In other words taking a single phrase or sentence and using it repeatedly until it becomes habit rather than trying to work backwards from a rule you read in a book.

You listen to the phrase over and over, you repeat it over and over, and it sticks.

Now although this is the approach I would take personally, I want to make it clear that this content is going to useful to you no matter which approach you prefer to take. TalkinArabic.com is about providing you with fresh, quality content – not a limited learning style that might not suit your tastes.

The other thing you’ll find is higher level listening material (we’re in the process of uploading more of this at the moment).

These are in the form of both publicly available audio recordings and video content (of course with transcripts and subtitles).

 

Where to from here and what’s ahead

Most of the site’s content is (and will always be) publicly accessible which means it’s free to listen to by anyone, anytime but there is a membership option as well (which lets you download the transcripts, access better audio lessons and watch videos for example).

This helps me to employ part time native Arabic speakers to continue improving and building on the content to make it even more useful for you.

I’ve recently posted a list of current updates that are being made to TalkInArabic.com thanks to the feedback that early users have been giving so you can see the improvements that we’re working on now.

There’s still tonnes of work to be done through adding more content for all levels and improving the overall design and functionality.

The response from our members who have joined so far has been overwhelmingly positive and encouraging – we know we’re on the right track with TalkInArabic.com based on the feedback people have given.

I hope you find it useful!

You’ll find more information on the site if you click here or visit the FAQ.

Or join now by clicking here.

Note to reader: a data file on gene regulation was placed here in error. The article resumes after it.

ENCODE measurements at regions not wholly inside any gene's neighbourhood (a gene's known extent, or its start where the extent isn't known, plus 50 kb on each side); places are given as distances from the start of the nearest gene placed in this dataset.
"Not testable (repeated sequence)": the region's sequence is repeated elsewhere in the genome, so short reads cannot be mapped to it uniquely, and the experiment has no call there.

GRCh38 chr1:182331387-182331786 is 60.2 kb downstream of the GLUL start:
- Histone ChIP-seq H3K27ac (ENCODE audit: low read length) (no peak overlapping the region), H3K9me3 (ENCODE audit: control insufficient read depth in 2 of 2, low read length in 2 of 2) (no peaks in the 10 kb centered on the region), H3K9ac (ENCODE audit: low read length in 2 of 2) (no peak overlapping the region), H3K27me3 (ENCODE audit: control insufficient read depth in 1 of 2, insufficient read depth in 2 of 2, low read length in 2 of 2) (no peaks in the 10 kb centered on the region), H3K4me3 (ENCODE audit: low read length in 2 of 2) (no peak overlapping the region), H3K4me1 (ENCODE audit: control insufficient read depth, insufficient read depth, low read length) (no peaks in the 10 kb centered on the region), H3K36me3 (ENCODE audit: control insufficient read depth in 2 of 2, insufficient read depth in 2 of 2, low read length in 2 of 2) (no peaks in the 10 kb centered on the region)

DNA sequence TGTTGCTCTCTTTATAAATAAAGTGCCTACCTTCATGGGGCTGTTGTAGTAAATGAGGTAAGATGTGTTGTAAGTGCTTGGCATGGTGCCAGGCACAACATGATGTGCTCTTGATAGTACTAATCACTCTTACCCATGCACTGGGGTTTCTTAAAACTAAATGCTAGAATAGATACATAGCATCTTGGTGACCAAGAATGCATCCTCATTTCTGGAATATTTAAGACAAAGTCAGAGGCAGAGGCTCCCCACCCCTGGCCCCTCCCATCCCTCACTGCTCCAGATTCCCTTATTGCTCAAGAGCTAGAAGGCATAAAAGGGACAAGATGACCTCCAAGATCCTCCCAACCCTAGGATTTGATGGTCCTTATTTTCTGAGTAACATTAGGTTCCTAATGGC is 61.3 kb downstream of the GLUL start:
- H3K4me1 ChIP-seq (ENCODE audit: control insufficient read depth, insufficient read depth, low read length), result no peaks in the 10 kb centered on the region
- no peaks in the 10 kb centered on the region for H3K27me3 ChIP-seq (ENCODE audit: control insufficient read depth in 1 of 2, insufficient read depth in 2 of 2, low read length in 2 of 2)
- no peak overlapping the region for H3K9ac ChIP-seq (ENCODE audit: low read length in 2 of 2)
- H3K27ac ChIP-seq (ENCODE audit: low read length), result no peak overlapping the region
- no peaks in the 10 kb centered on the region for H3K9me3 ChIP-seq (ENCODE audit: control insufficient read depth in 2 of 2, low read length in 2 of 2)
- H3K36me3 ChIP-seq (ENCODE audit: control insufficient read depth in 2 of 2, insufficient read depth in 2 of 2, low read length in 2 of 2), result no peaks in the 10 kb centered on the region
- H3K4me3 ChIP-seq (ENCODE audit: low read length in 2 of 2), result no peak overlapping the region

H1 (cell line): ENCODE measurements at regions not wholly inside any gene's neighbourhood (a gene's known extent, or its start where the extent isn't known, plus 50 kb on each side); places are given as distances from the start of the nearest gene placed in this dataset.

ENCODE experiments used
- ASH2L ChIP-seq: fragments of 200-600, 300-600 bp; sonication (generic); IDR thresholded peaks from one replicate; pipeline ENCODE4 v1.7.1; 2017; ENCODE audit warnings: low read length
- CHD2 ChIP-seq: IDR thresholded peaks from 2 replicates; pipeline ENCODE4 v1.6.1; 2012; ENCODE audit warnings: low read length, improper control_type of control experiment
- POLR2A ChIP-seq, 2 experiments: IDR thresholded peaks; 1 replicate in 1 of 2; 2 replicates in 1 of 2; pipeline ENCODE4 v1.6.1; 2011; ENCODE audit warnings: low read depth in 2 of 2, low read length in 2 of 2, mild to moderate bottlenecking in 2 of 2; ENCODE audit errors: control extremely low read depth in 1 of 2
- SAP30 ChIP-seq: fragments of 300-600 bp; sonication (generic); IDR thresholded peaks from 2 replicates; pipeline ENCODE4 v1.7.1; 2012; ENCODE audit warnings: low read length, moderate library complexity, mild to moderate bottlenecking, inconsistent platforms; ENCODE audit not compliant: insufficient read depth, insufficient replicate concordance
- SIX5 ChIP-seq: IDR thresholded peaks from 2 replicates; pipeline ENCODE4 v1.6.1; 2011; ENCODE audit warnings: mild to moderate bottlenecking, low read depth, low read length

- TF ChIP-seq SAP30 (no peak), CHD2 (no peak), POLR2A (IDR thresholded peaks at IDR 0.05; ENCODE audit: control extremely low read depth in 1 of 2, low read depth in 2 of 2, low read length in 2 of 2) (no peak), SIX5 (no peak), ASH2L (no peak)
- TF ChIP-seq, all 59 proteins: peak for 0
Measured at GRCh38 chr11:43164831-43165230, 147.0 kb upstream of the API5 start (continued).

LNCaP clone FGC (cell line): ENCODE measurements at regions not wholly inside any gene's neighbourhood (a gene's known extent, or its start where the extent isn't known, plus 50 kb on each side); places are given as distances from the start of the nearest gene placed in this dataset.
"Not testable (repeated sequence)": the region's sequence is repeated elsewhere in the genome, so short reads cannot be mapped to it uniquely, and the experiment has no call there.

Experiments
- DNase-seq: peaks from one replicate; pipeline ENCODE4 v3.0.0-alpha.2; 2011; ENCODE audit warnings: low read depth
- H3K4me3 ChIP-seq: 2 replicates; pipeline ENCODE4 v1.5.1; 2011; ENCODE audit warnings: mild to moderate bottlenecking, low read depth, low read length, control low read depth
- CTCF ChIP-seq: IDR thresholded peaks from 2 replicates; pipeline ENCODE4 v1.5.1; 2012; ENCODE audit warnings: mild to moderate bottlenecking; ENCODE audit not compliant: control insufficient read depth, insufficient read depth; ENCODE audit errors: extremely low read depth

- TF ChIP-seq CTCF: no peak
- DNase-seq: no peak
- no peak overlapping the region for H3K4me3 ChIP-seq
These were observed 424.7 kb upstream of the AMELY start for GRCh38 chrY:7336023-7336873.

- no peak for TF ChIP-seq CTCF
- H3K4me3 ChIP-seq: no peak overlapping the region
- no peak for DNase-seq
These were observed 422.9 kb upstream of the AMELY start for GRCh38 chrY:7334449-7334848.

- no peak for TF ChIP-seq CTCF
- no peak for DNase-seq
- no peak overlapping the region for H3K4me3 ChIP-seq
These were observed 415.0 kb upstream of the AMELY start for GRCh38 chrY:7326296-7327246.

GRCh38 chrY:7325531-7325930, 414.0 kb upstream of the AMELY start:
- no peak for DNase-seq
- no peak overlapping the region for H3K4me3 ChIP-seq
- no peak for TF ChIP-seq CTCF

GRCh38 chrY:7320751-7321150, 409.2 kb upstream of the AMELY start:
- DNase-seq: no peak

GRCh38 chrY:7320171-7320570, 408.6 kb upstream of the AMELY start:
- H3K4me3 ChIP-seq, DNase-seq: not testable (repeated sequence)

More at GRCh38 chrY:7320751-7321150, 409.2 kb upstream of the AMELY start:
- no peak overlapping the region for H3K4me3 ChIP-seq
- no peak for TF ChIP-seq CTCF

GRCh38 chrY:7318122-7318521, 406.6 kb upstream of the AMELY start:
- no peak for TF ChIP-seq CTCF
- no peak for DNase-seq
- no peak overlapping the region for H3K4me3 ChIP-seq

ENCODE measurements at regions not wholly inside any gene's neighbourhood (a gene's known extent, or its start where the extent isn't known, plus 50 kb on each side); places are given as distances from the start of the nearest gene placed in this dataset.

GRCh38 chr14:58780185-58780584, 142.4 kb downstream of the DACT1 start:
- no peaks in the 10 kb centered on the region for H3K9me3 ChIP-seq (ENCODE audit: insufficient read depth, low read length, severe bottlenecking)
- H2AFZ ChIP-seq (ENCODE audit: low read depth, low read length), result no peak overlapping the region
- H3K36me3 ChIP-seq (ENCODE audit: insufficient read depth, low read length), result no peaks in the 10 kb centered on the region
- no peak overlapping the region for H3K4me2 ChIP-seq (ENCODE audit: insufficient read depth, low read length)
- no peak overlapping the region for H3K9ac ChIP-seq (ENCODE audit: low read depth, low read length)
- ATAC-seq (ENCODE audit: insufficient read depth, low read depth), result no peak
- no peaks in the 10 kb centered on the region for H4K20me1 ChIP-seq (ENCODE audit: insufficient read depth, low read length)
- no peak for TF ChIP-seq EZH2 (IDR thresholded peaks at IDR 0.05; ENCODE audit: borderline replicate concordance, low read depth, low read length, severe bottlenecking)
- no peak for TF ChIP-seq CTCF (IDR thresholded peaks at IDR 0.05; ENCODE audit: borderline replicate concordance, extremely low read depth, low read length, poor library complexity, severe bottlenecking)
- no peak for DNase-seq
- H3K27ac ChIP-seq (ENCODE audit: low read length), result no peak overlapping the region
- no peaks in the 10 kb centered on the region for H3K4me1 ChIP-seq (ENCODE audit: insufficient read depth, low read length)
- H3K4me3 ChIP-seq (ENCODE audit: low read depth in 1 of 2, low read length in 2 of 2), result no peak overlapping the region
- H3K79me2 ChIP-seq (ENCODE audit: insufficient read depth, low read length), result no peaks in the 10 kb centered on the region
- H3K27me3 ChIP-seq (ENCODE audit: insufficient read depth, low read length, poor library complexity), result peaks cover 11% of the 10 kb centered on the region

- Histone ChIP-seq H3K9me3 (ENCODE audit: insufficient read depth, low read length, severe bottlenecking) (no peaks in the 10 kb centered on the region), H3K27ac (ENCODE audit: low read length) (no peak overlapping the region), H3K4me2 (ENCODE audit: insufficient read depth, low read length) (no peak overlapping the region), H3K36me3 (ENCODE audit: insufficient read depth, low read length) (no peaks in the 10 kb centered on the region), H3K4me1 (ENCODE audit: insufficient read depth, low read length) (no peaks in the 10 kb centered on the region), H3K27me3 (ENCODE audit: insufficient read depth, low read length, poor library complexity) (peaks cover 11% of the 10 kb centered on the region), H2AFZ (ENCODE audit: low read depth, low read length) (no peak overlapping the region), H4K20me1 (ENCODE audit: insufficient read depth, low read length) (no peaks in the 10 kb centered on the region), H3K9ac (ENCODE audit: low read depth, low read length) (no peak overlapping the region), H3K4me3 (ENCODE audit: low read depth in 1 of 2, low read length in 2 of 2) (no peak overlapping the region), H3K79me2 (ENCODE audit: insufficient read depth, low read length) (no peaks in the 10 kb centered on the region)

UPDATE: Read this recent learner review of Talk In Arabic.

 

If you know anyone who’s learning Arabic then help us out by sharing this post with them.

Thanks! 🙂

 

Comments

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  1. I have to admit that Arabic has never been on my list because of the difficulty of choosing a dialect. I think this sounds like a great resource! Kudos!

  2. reminds me of a similar project: Langmedia.

    This website actually has quite a bit of content from different arabic speaking countries. It also comes with transcripts and it's all free! The audio quality leaves a lot to be desired but it's a gold mine. It's all natural stuff too. Just people talking about their lives and topics like music in their country and what not. I have no idea what direction you want to take talkinarabic.com but if it's anything like this it's gonna be successful.

    Good Luck! Hopefully I'll subscribe before the end of the week if I still got money (lol).

  3. Hi,I know that you have been to Egypt ,But It’s a great surprise that you were in my governorate (Beni-Suef) .The writings on the wall behind is an advertisement and it mentions a city in my governorate called Al-Fashn الفشن 🙂 .The lucky men in the photo met you .

    1. Hey Mohammed!

      Yes, I lived in Al-Fashn 🙂 I have many friends there.

  4. Nice blog! I am currently in Morocco and their Arabic (Darija) dialect is totally not comprehensible.